Fusarium head blight in cereals
- Warm moist weather at and after flowering provides conditions favourable for the disease.
- Current wheat varieties are susceptible, some more so than others. Can also infect barley.
- Fusarium head blight on the Liverpool Plains in 1999 caused major economic losses ranging from 20 to 100 per cent of yield and serious downgrading of quality.
- Mycotoxins that may be produced by the fungus infecting grain can have serious implications for human and animal health.
- Inoculum levels are presently high in many paddocks on the Liverpool Plains. However, weather conditions during and after flowering will determine the extent of disease in this year's winter cereal crop.
- Management strategies involve crop rotation, paddock selection, seed treatment and stubble management.
Fusarium head blight causes affected heads and sections of heads to ripen prematurely.
The first symptoms on individual florets are small brownish water-soaked spots on the glumes. This discolouration will then spread to other parts of the floret. In humid conditions a salmon pink fungal growth appears on the head.
In 1999 Gibberella zeae was the most common cause of Fusarium head blight on the Liverpool Plains. However, a number of different fungi including the crown rot fungus Fusarium pseudograminearum can cause Fusarium head blight.
Gibberella zeae infects a range of cereals and grasses and can survive on the residues of these for a number of seasons particularly under no-tillage. Spores are produced on crop residues during warm moist weather and are dispersed by wind and rain splash.
Prolonged wet and humid weather may allow secondary infection by spores produced on wheat heads. However, most infection results from spores produced on crop residues.
On maize (corn) the fungus causes stalk and ear rot, a pinkish to reddish mould appearing on the kernels.
Wheat, barley, oats, maize, sorghum and a number of grasses are hosts of the fungus Gibberella zeae. Durum varieties appear to be more susceptible than bread wheats. In a field trial in 1999 the bread wheat varieties Sunvale, Baxter and Sunco had low levels of Fusarium head blight (see above). There is no local information on barley varieties at this time.
Management for the 2000 crop
Fortunately, to date, serious outbreaks have been infrequent in Australia. For significant losses to occur there must be:
- inoculum present
- a susceptible host
- favourable environmental conditions.
Even a highly susceptible variety in a paddock with a high level of inoculum may suffer minimal Fusarium head blight if flowering coincides with a period of cool dry weather.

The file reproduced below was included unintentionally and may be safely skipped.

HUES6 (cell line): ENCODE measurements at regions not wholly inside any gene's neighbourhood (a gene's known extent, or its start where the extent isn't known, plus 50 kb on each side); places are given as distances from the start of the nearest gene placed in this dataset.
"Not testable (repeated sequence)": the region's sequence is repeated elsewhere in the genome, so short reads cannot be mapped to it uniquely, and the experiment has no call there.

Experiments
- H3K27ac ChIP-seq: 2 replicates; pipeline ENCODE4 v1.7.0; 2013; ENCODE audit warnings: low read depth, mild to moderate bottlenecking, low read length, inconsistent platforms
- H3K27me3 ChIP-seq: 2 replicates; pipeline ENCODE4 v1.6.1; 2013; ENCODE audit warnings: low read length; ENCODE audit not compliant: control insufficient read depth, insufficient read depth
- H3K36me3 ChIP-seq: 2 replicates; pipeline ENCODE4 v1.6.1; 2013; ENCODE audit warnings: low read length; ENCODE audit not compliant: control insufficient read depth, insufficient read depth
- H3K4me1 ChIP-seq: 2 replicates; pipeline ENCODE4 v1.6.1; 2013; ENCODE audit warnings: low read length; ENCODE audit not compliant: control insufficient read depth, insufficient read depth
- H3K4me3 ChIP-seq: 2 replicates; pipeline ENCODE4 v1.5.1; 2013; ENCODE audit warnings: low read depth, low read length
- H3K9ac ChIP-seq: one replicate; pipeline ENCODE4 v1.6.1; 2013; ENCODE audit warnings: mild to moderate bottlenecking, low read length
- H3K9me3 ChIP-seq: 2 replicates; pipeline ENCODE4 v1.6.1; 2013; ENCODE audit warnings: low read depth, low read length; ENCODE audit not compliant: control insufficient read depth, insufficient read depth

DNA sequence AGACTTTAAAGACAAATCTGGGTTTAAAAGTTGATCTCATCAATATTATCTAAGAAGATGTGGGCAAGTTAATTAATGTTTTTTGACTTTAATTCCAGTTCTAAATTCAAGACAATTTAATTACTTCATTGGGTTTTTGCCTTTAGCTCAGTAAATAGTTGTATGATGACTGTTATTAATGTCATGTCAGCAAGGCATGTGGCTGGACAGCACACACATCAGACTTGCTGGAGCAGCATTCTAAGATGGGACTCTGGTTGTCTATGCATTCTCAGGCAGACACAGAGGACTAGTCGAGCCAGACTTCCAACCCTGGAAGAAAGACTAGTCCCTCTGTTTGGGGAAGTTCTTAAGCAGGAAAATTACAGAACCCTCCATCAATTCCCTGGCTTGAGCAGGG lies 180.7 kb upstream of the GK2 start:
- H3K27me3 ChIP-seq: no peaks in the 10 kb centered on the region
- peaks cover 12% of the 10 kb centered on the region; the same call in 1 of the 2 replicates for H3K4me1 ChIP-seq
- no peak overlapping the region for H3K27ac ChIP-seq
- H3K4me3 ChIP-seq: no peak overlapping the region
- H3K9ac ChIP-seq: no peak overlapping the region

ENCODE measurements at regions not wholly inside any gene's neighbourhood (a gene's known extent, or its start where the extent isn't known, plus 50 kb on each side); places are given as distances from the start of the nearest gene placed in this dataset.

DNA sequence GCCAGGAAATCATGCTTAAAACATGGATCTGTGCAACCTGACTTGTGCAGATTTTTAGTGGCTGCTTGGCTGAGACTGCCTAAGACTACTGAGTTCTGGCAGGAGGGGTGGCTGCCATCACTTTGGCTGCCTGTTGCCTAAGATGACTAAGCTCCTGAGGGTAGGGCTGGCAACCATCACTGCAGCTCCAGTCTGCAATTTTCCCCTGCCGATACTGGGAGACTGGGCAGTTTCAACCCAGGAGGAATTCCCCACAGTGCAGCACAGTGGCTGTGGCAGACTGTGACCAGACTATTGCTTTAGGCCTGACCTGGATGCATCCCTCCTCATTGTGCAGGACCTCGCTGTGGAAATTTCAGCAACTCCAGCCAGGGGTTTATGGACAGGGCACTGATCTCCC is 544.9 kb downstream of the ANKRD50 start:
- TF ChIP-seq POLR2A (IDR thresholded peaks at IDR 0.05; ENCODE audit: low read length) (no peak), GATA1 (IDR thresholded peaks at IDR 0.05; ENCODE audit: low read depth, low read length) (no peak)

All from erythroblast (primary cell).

Inoculum levels are high in many paddocks on the Liverpool Plains although actual levels will vary as a result of previous management and crop history. The weather during and after flowering time will determine if significant disease occurs.
September and October in 1998 and 1999 were unusually wet and warm, providing two consecutive years suitable for Fusarium head blight.
Rotation to non-hosts reduces host plant residues and Fusarium head blight inoculum. Lowest-risk paddocks are those in which non-hosts have been grown in the last two seasons, although a one-year break is better than double cropping. Highest risk occurs where wheat is no-tilled into standing maize stubble.
Vary sowing times and varieties to minimise the risk of the entire crop flowering when weather is favourable for infection.
Reducing host plant residues by incorporation or burning will reduce the level of inoculum but will not eliminate it. These practices will leave paddocks prone to erosion.
Irrespective of the method of reducing stubble, it is not possible to guarantee freedom from Fusarium head blight, particularly in strip cropping where only short distances separate infected stubble and the current crop. It is believed spores from the Fusarium head blight fungus can travel these short distances.
There are no fungicides registered for control of Fusarium head blight in Australia. Research in North America with foliar fungicides applied at flowering have given varying results.
Fusarium head blight is a seed-borne disease. Grading of seed, preferably on a gravity table, will improve germination and emergence.
Treatment with registered seed dressings, while unlikely to reduce seedling blight caused by Gibberella zeae, is recommended as a routine precaution to reduce bunts and smuts. Seed dressings and grading will, however, have no influence on Fusarium head blight later in the season, as the main source of inoculum will be from residues in the paddock.
Management plan for Fusarium head blight
- keep Fusarium head blight in perspective, manage the farm as a whole
- manage to prevent crown rot first
- very important to avoid maize paddocks from previous year
- avoid wheat, barley, grassy and possibly sorghum paddocks
- plant least susceptible varieties
- vary sowing times and varieties to minimise the risk of the entire crop flowering when weather is favourable for infection
- use clean seed; if you have to use contaminated seed, seek advice.
This project was supported by NSW Agriculture and by growers and the Federal Government through the GRDC. We gratefully acknowledge the assistance given by Greg Giblett (agronomist), Gordon and David Brownhill (graingrowers), Warwick Fisher (grain-grower), John Kneipp (NSW Agriculture), Tony Dale (NSW Agriculture), Ray Hare (NSW Agriculture), Bob Ware (Seed and Grain IAMA for seed grading), David Coote (seed grader), Bruce Haigh (NSW Agriculture) and Paul Carberry (NSW Agriculture), Uniroyal Chemical (seed treatment products).
Root and Crown Diseases of Wheat in Northern NSW (NSW Agriculture)
Winter Crop Variety Sowing Guide 2000 (NSW Agriculture)
Contact: Dr Kevin Moore 02 6763 1133
*This is an edited version of a NSW Agriculture research update (Agdex 110/637) Fusariurn Head Blight in Northern NSW, 2000.